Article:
the central government has thwarted a Delhi government plan to control toxic emissions from diesel vehicles in the capital. In a letter to Delhi chief minister Sheila Dikshit, Union Ministry of Shipping, Road Transport and Highways T R Baalu said the centre would not support the state's proposal to ban diesel cars and introduce tighter emissions standards on a priority basis.
Introduction of tighter emissions norms is dependent on the availability of clean diesel (meeting Euro- iv emissions norms) and better engine technology. In their absence, the ministry could not prohibit registration of diesel-fuelled vehicles, Baalu said.
On November 26, 2007, Dikshit had requested the ministry to introduce Euro-IV emissions norms much before schedule and ban the registration of privately owned diesel passenger cars and commercial vehicles in the national capital region.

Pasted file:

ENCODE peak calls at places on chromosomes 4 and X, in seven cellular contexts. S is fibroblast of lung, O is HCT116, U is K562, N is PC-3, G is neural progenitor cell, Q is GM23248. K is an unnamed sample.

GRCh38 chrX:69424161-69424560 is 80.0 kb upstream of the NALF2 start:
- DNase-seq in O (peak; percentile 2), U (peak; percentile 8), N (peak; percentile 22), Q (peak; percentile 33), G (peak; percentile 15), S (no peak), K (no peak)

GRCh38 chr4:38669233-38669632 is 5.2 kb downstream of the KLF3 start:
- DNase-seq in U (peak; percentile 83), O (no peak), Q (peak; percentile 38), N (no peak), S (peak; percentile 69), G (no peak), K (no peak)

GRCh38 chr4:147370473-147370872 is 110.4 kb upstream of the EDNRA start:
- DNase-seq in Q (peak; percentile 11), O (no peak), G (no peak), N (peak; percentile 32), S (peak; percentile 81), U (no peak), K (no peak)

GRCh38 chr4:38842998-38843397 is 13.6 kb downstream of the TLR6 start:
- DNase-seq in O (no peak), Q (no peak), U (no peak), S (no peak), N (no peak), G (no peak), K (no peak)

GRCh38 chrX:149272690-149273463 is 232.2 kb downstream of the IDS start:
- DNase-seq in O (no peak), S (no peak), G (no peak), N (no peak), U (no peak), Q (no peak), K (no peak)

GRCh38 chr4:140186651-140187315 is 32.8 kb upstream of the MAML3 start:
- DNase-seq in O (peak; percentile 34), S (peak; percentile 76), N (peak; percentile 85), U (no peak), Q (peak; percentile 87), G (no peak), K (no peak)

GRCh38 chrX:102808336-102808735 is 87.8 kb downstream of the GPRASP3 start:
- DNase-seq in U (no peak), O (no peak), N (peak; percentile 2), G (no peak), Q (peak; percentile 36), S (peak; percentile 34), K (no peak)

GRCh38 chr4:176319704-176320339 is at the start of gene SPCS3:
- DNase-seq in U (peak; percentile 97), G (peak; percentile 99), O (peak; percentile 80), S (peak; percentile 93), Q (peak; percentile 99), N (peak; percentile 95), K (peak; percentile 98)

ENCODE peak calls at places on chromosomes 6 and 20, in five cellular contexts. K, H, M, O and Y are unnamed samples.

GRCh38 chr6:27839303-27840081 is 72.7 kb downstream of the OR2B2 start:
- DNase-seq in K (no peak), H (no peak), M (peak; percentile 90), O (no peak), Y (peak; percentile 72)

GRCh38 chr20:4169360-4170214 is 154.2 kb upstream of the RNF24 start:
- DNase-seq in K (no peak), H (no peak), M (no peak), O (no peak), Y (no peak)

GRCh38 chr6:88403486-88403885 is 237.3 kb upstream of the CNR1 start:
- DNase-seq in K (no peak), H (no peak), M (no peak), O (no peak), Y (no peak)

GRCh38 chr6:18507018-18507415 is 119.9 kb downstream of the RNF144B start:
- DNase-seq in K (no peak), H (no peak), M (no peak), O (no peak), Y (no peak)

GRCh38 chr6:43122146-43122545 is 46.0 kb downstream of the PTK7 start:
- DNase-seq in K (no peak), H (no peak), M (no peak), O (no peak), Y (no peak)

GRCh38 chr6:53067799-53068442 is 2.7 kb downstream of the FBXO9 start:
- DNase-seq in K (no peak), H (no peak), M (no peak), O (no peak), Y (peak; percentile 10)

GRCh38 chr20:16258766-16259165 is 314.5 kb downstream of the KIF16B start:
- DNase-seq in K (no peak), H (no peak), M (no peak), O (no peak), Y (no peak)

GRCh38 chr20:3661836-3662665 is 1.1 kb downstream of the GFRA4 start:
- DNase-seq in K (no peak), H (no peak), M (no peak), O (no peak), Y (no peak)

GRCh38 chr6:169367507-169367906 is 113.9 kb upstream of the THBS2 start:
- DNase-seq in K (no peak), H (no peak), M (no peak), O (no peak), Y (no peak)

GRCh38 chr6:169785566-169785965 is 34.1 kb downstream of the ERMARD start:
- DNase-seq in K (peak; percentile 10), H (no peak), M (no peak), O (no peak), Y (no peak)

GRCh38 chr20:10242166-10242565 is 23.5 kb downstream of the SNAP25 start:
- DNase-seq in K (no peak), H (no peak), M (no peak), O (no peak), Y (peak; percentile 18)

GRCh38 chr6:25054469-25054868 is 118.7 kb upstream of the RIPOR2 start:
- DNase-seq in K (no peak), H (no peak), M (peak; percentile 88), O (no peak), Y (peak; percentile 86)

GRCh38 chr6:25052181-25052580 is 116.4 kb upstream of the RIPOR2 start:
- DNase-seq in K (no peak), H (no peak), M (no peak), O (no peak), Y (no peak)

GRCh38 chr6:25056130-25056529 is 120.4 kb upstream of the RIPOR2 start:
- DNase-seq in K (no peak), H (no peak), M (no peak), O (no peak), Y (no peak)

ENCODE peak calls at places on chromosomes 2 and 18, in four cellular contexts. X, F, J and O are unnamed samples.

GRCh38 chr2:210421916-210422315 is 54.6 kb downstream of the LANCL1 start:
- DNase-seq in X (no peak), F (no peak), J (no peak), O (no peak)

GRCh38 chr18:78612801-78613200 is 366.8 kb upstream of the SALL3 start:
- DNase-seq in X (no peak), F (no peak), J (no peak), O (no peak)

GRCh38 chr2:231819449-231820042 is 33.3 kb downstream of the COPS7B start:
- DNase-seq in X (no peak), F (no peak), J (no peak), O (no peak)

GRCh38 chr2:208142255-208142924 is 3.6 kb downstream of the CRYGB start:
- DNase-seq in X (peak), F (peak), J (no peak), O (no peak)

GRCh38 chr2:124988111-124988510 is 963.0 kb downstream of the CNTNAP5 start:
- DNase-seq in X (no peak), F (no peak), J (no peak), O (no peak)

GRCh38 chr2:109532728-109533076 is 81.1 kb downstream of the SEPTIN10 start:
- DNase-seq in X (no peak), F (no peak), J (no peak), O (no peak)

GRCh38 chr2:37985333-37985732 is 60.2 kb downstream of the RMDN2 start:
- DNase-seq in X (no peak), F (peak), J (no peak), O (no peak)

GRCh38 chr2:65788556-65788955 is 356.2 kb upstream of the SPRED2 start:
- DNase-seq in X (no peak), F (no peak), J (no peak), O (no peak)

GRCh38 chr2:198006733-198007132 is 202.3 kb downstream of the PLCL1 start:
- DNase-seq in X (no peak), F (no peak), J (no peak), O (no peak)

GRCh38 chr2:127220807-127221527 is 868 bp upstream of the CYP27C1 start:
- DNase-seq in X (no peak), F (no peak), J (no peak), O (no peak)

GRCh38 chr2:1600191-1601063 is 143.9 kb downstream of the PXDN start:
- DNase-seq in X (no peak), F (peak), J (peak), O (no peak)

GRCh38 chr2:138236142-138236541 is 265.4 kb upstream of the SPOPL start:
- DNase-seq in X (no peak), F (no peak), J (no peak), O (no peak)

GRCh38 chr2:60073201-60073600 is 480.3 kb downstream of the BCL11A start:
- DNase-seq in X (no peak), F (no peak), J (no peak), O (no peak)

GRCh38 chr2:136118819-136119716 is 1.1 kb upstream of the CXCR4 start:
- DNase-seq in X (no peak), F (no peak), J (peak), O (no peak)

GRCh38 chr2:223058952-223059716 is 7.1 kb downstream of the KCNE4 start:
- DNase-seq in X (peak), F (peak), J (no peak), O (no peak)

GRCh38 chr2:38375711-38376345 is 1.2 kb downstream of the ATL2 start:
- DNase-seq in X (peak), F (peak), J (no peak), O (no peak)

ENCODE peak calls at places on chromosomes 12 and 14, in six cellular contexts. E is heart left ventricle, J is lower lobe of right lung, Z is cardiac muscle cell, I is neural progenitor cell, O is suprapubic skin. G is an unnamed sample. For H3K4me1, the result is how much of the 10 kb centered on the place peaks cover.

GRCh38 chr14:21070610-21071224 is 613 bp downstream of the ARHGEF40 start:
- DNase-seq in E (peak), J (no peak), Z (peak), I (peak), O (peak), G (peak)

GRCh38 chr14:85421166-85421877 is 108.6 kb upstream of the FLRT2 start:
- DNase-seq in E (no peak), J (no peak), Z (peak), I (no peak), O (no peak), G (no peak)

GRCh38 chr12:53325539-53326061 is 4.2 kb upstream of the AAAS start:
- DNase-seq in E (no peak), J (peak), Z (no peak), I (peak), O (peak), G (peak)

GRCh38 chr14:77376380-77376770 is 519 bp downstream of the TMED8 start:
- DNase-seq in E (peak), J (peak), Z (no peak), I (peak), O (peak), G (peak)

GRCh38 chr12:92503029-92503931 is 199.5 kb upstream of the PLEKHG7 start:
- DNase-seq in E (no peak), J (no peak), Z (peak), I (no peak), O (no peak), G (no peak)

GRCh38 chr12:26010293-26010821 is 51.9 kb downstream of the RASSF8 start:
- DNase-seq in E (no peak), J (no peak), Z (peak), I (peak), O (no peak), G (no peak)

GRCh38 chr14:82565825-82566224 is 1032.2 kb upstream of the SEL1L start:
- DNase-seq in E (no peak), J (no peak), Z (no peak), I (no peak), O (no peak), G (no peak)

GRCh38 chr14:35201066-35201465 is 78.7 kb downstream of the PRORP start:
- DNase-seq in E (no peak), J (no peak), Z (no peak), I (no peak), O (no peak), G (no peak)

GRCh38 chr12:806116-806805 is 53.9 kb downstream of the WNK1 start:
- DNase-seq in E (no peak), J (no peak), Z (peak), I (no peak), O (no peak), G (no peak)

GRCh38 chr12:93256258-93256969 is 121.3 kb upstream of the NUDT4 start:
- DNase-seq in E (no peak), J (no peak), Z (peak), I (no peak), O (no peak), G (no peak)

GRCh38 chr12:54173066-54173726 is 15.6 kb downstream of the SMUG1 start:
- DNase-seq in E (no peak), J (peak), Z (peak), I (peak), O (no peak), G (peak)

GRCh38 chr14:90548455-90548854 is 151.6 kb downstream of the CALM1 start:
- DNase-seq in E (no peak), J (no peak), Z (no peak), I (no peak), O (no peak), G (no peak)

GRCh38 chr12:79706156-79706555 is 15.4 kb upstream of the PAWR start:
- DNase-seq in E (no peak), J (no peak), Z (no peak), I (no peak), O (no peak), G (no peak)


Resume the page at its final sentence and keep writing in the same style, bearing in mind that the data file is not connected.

The state government had planned to introduce Euro- iv emission norms by 2010. Dikshit had earlier said that a phenomenal increase in diesel cars in the capital had negated the benefits of converting public transport to cng.
Meanwhile, the Delhi government has decided to impose environmental cess of 25 paise per litre on diesel. The government plans to use the fund for creating an 'air ambience fund', which will be used to promote clean air policies, especially for vehicular pollution in the city. However, this nominal cess, experts say, will hardly be a deterrent for people.
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